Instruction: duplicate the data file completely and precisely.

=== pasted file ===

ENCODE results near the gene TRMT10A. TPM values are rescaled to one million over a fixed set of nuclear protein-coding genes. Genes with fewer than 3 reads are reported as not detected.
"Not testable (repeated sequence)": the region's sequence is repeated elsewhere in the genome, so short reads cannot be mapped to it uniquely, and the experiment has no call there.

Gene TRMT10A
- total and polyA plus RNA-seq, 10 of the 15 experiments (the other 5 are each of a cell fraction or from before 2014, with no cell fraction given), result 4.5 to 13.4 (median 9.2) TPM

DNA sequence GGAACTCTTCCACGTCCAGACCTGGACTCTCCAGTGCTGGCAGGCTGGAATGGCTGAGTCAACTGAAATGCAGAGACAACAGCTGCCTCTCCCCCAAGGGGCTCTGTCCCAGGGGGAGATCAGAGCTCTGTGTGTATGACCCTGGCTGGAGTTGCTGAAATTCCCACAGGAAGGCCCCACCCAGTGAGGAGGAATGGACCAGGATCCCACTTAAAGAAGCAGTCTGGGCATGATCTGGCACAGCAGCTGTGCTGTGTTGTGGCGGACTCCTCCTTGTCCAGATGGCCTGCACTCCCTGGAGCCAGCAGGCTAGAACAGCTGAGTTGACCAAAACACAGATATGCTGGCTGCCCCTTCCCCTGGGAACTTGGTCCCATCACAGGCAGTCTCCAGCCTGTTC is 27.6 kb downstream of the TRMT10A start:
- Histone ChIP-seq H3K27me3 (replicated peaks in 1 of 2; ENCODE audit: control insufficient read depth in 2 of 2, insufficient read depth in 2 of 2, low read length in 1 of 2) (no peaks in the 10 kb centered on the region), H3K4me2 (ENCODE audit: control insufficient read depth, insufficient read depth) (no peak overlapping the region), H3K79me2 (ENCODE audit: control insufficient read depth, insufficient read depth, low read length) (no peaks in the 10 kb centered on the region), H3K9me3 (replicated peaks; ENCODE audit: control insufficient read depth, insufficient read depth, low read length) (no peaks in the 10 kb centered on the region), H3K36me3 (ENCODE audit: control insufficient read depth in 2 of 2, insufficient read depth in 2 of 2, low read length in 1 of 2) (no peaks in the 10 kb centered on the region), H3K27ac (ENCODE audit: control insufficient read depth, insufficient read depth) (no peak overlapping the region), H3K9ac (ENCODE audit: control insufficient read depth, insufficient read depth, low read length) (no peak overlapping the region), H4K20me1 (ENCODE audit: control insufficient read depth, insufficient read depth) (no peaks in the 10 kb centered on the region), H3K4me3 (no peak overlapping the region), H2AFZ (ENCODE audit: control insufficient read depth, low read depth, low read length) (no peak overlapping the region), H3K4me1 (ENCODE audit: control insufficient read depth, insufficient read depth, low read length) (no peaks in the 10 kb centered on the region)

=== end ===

ENCODE results near the gene TRMT10A. TPM values are rescaled to one million over a fixed set of nuclear protein-coding genes. Genes with fewer than 3 reads are reported as not detected.
"Not testable (repeated sequence)": the region's sequence is repeated elsewhere in the genome, so short reads cannot be mapped to it uniquely, and the experiment has no call there.

Gene TRMT10A
- total and polyA plus RNA-seq, 10 of the 15 experiments (the other 5 are each of a cell fraction or from before 2014, with no cell fraction given), result 4.5 to 13.4 (median 9.2) TPM

DNA sequence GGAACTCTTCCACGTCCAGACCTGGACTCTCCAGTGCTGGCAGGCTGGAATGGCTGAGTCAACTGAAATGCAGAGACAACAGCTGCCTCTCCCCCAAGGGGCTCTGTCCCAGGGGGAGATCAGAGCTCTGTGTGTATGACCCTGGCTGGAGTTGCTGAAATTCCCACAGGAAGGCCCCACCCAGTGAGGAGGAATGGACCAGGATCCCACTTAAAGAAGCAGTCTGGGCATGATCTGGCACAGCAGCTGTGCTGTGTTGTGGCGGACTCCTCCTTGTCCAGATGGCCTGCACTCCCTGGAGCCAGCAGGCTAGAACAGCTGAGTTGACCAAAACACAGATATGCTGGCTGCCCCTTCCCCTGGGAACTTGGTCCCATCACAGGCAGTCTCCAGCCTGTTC is 27.6 kb downstream of the TRMT10A start:
- Histone ChIP-seq H3K27me3 (replicated peaks in 1 of 2; ENCODE audit: control insufficient read depth in 2 of 2, insufficient read depth in 2 of 2, low read length in 1 of 2) (no peaks in the 10 kb centered on the region), H3K4me2 (ENCODE audit: control insufficient read depth, insufficient read depth) (no peak overlapping the region), H3K79me2 (ENCODE audit: control insufficient read depth, insufficient read depth, low read length) (no peaks in the 10 kb centered on the region), H3K9me3 (replicated peaks; ENCODE audit: control insufficient read depth, insufficient read depth, low read length) (no peaks in the 10 kb centered on the region), H3K36me3 (ENCODE audit: control insufficient read depth in 2 of 2, insufficient read depth in 2 of 2, low read length in 1 of 2) (no peaks in the 10 kb centered on the region), H3K27ac (ENCODE audit: control insufficient read depth, insufficient read depth) (no peak overlapping the region), H3K9ac (ENCODE audit: control insufficient read depth, insufficient read depth, low read length) (no peak overlapping the region), H4K20me1 (ENCODE audit: control insufficient read depth, insufficient read depth) (no peaks in the 10 kb centered on the region), H3K4me3 (no peak overlapping the region), H2AFZ (ENCODE audit: control insufficient read depth, low read depth, low read length) (no peak overlapping the region), H3K4me1 (ENCODE audit: control insufficient read depth, insufficient read depth, low read length) (no peaks in the 10 kb centered on the region)